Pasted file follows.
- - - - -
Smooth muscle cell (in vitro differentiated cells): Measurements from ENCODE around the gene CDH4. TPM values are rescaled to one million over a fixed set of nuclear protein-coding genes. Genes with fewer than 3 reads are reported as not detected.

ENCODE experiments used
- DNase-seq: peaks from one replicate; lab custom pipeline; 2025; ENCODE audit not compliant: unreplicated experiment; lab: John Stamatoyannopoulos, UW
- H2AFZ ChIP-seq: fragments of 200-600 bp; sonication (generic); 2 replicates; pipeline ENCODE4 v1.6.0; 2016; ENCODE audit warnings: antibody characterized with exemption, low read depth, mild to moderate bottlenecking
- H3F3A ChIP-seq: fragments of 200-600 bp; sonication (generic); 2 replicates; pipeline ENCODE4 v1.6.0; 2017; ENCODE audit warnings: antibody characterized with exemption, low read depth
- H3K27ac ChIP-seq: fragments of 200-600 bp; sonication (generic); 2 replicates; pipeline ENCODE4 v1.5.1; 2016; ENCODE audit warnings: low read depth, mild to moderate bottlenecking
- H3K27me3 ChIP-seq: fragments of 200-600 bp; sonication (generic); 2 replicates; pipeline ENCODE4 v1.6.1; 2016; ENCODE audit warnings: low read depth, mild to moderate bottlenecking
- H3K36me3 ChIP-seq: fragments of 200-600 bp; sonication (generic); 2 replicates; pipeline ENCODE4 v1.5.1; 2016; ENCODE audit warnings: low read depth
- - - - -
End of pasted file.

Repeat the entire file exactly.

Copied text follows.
Smooth muscle cell (in vitro differentiated cells): Measurements from ENCODE around the gene CDH4. TPM values are rescaled to one million over a fixed set of nuclear protein-coding genes. Genes with fewer than 3 reads are reported as not detected.

ENCODE experiments used
- DNase-seq: peaks from one replicate; lab custom pipeline; 2025; ENCODE audit not compliant: unreplicated experiment; lab: John Stamatoyannopoulos, UW
- H2AFZ ChIP-seq: fragments of 200-600 bp; sonication (generic); 2 replicates; pipeline ENCODE4 v1.6.0; 2016; ENCODE audit warnings: antibody characterized with exemption, low read depth, mild to moderate bottlenecking
- H3F3A ChIP-seq: fragments of 200-600 bp; sonication (generic); 2 replicates; pipeline ENCODE4 v1.6.0; 2017; ENCODE audit warnings: antibody characterized with exemption, low read depth
- H3K27ac ChIP-seq: fragments of 200-600 bp; sonication (generic); 2 replicates; pipeline ENCODE4 v1.5.1; 2016; ENCODE audit warnings: low read depth, mild to moderate bottlenecking
- H3K27me3 ChIP-seq: fragments of 200-600 bp; sonication (generic); 2 replicates; pipeline ENCODE4 v1.6.1; 2016; ENCODE audit warnings: low read depth, mild to moderate bottlenecking
- H3K36me3 ChIP-seq: fragments of 200-600 bp; sonication (generic); 2 replicates; pipeline ENCODE4 v1.5.1; 2016; ENCODE audit warnings: low read depth